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I’m not sure exactly what’s going on upstairs as I write – I can hear both children laughing, and the Dora Halloween special is definitely on television. My husband must be in the room with them, but I kind of think the toddler is in charge.

Beyond describing my background noise, I say that because I’ve often wondered if the name Dora will catch on years from now. I doubt that many parents named their daughters in honor of Olivia Newton-John, but having spent their formative years singing along to Grease, is it really a surprise that they later embraced the name? Sometimes a public figure just raises awareness of a name, subtly adding it to the menu of possible options.

Then again, I’ve yet to meet a little Ernie, and we all grew up with Sesame Street. So I’m not certain we’ll all have granddaughters named Dora.

On to the name news:

  • For Real spotted some thought-provoking birth announcements. Is Addy Malyn a deconstructed version of Madalyn? Will Mac Lee someday wonder why his parents didn’t invest in another syllable or two? But there are some really neat choices on this list, too: Gideon, Ember, Finnegan, Grier, and Coraline;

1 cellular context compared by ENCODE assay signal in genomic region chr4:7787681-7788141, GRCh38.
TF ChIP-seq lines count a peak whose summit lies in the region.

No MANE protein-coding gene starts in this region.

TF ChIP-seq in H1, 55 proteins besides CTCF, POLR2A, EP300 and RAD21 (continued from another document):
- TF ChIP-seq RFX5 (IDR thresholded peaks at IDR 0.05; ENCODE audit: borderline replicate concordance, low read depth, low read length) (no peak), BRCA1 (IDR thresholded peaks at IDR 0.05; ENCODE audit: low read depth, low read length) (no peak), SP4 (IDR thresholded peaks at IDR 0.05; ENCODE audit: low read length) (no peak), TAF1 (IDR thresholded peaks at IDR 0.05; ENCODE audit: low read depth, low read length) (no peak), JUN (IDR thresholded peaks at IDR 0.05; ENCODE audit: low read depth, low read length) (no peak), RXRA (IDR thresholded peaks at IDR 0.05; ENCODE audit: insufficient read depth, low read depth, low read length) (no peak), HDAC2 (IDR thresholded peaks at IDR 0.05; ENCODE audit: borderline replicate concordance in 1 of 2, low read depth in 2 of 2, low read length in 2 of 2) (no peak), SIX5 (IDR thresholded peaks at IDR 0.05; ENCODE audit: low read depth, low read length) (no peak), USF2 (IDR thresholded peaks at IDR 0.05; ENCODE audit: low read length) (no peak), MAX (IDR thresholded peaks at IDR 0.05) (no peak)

• Is this really an epidemic? Or is the Daily Mail just so starved for content that tales of two friends squabbling over the name Ava is now considered news?
  • Okay, this one is a difficult case of name-napping – an email to Swistle about a brother planning to use the name his sister chose for a son;
  • I thoroughly enjoy Lovely Design for lots of reasons, but scroll down and you’ll see that she’s making a gift for a baby named Maceo. That’s the second time I’ve heard Maceo recently – inspired by the jazz musician, I assume. It’s an intriguing choice;
  • I’ve written about Boris, Regan, Jason, and more Halloween-tinted appellations. Parenting goes even farther, throwing in all of the Twilight and Harry Potter choices, too;